I stand on the platform, just so, to get in the right car at the right time and have half a chance at a window seat facing the highway and being in a car with doors that will open on my platform, which is small.
Thirty seconds before my train comes I step forward so that I am twelve inches from the edge of the platform and I look down and think about that man last year who jumped down to the tracks and saved another man's life and I wonder what I would do if I fell in just now. But I don't and I won't. That would be what six inches or four or two or my toes on the edge might mean, like those boys at the other end with their over sized Coronas and Newport Lights and Machismo that races through the very young and very old alike.
I stand here because I want to feel the train.
The train comes rumbling through the station and every metaphor that's ever been used rushes through my mind and it's still not enough to describe what I feel in my bones and muscle and connective tissue and the way my spine vibrates right into the cement so that I am a conduit that all the world runs through and up out the top of my head and into the sky.
The woman across the way lights a cigarette and proceeds to cough cough cough and I recognize that disease with the acronym you see on TeeVee now like it's curable and I know damn well it's not and she inhales and coughs out and inhales and coughs out and I know she's dying and she knows she's dying and I'm just damn glad that's not me and I wonder how many days months years she has left before the oxygen tanks. Or worse.
Sometimes I am in too much of a hurry and I don't back up and am run over by the rush of mad New York workers who want only to return to the false sanctity of their Connecticut homes; this is me, newly raw, bowled over by men and women who look just like I looked four months ago.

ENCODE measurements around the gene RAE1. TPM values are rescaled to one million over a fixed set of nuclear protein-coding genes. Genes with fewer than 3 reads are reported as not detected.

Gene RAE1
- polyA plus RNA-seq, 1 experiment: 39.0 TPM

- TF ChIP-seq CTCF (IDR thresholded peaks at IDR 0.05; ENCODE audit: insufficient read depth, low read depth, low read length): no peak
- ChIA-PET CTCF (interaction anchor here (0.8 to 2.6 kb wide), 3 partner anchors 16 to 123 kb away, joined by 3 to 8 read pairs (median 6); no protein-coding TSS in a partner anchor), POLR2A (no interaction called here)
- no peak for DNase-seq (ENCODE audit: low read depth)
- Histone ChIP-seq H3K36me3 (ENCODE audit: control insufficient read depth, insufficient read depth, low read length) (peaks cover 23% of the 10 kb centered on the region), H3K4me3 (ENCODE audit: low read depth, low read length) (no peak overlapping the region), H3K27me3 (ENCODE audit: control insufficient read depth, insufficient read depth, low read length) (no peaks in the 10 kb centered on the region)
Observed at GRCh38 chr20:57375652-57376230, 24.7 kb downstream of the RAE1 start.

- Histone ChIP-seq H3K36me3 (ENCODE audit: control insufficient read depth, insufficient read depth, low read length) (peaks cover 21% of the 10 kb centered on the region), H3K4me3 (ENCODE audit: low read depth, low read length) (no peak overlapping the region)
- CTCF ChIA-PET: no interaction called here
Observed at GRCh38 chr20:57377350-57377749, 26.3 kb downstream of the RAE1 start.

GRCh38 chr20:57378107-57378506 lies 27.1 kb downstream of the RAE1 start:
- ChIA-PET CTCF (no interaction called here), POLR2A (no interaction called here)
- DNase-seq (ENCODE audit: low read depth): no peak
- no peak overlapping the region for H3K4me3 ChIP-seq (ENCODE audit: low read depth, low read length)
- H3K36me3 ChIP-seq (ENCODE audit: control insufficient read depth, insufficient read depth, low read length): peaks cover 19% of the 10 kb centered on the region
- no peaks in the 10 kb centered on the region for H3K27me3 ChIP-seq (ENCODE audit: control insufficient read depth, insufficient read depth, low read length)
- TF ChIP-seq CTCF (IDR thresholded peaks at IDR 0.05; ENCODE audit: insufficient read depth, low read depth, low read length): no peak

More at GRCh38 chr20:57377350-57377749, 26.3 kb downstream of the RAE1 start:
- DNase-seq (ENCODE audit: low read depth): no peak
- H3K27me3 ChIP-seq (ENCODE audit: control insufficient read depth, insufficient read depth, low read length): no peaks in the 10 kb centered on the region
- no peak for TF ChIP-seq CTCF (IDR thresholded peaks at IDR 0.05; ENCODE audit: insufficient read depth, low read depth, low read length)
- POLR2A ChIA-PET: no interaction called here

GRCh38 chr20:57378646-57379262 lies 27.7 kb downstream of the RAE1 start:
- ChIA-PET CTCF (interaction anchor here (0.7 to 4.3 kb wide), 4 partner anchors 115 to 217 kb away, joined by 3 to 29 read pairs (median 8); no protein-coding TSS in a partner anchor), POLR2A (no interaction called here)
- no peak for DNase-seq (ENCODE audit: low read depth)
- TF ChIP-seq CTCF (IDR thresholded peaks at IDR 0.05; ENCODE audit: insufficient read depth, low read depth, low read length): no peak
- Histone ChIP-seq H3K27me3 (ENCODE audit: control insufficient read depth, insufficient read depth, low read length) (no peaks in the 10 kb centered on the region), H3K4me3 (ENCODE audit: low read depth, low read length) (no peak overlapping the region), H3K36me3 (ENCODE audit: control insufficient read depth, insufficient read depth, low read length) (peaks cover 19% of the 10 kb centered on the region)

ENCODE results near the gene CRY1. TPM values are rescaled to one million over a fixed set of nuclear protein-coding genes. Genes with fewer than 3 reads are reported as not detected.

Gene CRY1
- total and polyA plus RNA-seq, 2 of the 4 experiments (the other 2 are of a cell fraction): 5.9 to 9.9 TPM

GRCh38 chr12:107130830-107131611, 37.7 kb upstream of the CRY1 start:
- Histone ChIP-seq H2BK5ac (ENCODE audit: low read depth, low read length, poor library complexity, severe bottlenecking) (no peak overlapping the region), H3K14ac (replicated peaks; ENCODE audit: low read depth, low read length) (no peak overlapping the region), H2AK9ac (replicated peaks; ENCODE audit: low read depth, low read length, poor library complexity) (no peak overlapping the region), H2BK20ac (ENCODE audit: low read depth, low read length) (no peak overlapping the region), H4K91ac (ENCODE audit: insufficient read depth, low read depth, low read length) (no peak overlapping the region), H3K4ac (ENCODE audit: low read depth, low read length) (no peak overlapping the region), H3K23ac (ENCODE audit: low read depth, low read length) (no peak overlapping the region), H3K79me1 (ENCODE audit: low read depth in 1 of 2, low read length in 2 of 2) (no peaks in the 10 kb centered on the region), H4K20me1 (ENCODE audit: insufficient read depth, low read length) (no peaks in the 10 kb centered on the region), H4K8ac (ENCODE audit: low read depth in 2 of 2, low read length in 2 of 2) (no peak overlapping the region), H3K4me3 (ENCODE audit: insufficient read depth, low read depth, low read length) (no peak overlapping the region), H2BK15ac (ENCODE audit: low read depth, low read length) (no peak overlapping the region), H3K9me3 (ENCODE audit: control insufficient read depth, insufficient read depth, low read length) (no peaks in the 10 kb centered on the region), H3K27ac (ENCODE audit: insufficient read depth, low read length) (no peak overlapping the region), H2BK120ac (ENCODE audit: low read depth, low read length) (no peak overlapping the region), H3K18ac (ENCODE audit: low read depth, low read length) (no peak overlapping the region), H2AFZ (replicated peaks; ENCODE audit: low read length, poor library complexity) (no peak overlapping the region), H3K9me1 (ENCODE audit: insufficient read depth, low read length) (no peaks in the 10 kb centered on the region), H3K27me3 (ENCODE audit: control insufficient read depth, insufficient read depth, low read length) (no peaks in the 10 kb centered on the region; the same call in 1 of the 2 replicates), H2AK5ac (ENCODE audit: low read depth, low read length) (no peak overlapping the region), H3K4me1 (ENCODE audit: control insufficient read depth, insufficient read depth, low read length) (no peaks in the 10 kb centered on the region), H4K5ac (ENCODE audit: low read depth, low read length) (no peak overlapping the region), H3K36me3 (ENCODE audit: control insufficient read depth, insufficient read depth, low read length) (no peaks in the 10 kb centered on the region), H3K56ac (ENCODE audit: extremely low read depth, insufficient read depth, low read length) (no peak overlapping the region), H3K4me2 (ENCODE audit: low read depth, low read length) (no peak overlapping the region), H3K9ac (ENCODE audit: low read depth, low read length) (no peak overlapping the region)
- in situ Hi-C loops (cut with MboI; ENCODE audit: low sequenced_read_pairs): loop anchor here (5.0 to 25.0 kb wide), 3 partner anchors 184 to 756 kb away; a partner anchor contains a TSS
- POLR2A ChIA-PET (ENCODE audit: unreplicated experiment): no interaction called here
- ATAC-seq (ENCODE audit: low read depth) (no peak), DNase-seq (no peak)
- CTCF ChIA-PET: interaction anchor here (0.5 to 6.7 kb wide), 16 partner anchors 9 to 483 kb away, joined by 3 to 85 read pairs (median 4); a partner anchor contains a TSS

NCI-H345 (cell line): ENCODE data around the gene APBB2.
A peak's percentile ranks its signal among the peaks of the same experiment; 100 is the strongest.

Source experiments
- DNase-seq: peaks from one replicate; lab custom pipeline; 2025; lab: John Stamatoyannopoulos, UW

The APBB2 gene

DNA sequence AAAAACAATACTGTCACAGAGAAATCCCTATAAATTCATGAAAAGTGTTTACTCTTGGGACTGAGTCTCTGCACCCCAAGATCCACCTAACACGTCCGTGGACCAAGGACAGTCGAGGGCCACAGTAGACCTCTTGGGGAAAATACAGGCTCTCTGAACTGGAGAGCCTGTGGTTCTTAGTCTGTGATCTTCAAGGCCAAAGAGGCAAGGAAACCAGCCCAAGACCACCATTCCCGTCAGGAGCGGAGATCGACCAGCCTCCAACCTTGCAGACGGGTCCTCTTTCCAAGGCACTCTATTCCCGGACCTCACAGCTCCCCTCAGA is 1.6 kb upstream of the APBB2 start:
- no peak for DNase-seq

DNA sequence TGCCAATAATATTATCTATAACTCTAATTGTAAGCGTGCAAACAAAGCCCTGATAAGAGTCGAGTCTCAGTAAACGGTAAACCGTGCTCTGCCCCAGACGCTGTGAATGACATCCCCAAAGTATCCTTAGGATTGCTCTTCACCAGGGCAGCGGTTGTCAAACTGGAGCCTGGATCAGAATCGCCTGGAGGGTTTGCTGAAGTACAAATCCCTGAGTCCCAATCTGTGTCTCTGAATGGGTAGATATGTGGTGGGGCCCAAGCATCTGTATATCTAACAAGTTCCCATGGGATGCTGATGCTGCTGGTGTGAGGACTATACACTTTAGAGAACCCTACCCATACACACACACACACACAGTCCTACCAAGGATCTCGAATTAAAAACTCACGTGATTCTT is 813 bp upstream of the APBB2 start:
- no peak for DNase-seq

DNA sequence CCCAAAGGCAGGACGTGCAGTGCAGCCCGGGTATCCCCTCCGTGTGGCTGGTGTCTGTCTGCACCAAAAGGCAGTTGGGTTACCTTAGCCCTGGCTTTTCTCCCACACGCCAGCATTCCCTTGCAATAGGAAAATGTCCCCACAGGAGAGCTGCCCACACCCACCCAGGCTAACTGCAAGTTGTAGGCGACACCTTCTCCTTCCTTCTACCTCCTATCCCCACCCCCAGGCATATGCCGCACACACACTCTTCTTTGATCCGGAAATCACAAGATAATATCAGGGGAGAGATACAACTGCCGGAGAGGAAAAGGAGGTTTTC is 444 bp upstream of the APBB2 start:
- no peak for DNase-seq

I get on the train and find a seat. I want to read my book but I am watching the highway not move and I am not on it and this is so new that it still makes me very, very happy. I press my face against the dirty glass and realize I am forgetting to be grown up and clean and professional and then I think, oh screw it, I'm wearing running shoes with my skirt and nobody does that anymore. And I have a red back pack that I wear over both shoulders so that my back doesn't go out of alignment and I look like the biggest dork in the world but I do not really care at all. As it turns out.
I race the shuttle. I race it from the train to the office and from the office to the train. Most of the time I win. Does anyone besides me find this disturbing? The walk/run is .9 miles and there are a lot of lights and some serious traffic and I walk jog along with my 15 pound pack and work up a sweat that I'll more or less be OK with as long as nobody's getting too close.
I am absorbed in the rhythm of the train and I stand between two cars where you're not supposed to stand and watch what can only be described as bucolic country side skating by. I have one foot in each car. I love this. No one has made me stop yet but I do get some funny looks.
I live on the Danbury Line. Stamford, Noroton Heights, Darien, Rowayton, South Norwalk, Merritt 7, Wilton, Cannondale... I get off... Branchville, Redding, Bethel, Danbury and back again.
Stamford passengers have your tickets ready.